Posted October 15, 2018 04:37:55 Business outcomes, whether they are good or bad, have a powerful impact on the economic growth and the quality of life of Canadians.
Here’s a look at which provinces and territories are doing the most to ensure that they meet their obligations to their stakeholders, the business community, and the environment.
In Manitoba, where the province is home to the lumber industry, the province has been working hard to improve its business outcomes since the early 2000s.
The Manitoba Government of the Day’s business outcomes report for 2017 shows that the province’s economy has improved significantly since 2014, with GDP growth of 5.7 per cent.
Manitoba is ranked fourth in the country for the amount of economic activity per capita, according to the 2017 Canadian Community Survey, according the Centre for Economic Performance at the University of Manitoba.
“The Manitoba Government’s work to support Manitoba’s timber industry has led to significant job creation and growth, as well as improved conditions for the forestry industry,” the province said in a statement.
The report also noted that “the Manitoba Government has also increased its investment in training and education for its workforce, as has the Manitoba Forest Service.”
Manitoba also ranked first in the world in economic activity for 2016.
The province was ranked first for the number of business owners in the province, with a total of 5,878 business owners, according Statistics Canada.
The most recent statistics available show that Manitoba’s economy expanded by 7.3 per cent in 2016, and by 7 per cent last year.
In 2019, Manitoba was ranked sixth in the U.S. in GDP, with an estimated $2.5 billion.
It was also ranked second in the Canada and United Kingdom for the average wage for a private-sector worker, according data from the Bureau of Labour Statistics.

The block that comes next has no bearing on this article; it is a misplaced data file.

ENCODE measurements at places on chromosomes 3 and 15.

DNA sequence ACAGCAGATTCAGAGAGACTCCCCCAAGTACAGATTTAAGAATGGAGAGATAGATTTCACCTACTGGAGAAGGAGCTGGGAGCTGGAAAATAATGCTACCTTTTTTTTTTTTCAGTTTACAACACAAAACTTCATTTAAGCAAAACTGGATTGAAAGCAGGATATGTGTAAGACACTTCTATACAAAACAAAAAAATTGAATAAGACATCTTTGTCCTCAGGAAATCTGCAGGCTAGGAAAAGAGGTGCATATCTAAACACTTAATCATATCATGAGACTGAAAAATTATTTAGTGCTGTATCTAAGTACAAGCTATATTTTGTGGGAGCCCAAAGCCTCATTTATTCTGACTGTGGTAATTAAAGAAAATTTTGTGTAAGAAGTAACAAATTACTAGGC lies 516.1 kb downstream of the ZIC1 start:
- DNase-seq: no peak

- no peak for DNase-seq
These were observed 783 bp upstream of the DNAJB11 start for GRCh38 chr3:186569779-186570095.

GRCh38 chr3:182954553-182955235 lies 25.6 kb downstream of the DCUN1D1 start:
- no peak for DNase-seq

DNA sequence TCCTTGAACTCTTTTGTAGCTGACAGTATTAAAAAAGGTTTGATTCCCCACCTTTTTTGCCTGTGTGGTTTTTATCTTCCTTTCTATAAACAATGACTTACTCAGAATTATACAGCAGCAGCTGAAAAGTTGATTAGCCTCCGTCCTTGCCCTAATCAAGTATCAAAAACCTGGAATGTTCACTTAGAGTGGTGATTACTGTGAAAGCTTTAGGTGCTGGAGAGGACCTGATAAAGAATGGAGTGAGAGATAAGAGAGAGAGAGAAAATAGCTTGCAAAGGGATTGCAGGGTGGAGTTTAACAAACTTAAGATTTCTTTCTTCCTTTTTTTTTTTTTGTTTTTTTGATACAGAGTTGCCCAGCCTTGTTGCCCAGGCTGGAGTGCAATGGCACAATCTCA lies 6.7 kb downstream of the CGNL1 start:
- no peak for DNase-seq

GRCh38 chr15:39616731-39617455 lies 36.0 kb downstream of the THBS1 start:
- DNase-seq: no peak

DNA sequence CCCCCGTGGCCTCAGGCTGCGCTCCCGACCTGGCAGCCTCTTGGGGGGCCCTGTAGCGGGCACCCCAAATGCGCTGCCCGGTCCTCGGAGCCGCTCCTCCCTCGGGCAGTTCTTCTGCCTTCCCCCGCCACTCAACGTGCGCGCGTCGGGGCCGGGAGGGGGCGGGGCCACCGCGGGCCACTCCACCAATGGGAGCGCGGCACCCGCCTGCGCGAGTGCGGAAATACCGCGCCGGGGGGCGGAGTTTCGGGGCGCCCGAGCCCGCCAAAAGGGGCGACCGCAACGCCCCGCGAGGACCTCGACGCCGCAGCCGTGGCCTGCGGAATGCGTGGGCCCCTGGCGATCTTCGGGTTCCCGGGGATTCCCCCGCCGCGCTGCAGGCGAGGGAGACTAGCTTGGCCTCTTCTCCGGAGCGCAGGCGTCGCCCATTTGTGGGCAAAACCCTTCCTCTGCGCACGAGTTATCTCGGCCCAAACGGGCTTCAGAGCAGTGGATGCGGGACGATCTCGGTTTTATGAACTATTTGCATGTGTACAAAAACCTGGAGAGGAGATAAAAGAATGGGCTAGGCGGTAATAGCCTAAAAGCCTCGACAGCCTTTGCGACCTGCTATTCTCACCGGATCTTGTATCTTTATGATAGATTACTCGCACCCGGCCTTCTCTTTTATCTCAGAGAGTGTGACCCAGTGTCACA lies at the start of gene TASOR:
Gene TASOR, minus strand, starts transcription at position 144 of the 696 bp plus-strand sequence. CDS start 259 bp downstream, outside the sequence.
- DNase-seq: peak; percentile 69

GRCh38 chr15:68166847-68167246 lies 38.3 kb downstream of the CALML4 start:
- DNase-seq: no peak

The state has also been working to improve environmental and social outcomes.
In 2016, Manitoba ranked fourth for environmental quality in the region, with pollution levels in the water and land in Manitoba’s Upper Peninsula region ranking eighth and the river in the Lower Mainland of the province ninth.
In 2018, Manitoba had the seventh highest concentration of bird species on a World Heritage List, according a recent study by the World Wildlife Fund and the National Audubon Society.
In 2017, the Manitoba Government reported that it had invested $25 million to address issues such as water quality, and $20 million to improve forestry practices, and to protect wildlife.
The provincial government also has taken steps to address other concerns such as air quality and the impact of the ozone hole, the study said.
“There are also many more actions that Manitoba can take to reduce CO2 emissions,” the Manitoba government said.
Manitoba has also made significant strides in the last five years.
The country has reduced its greenhouse gas emissions by 2.3 million tonnes in that time, and Manitoba has reduced methane emissions by almost 50,000 tonnes since the mid-2000s, according Natural Resources Canada.
It has also introduced measures to help provinces and municipalities to reduce greenhouse gas emission and pollution, including measures to reduce power generation from the province.
In May, Manitoba became the first province in the North to require a business to install a climate-controlled greenhouse gas capture and storage system in its facilities.
This year, Manitoba announced the first $10 million investment in the system in 2017, and it has committed another $25.5 million to help ensure it is installed in 2018.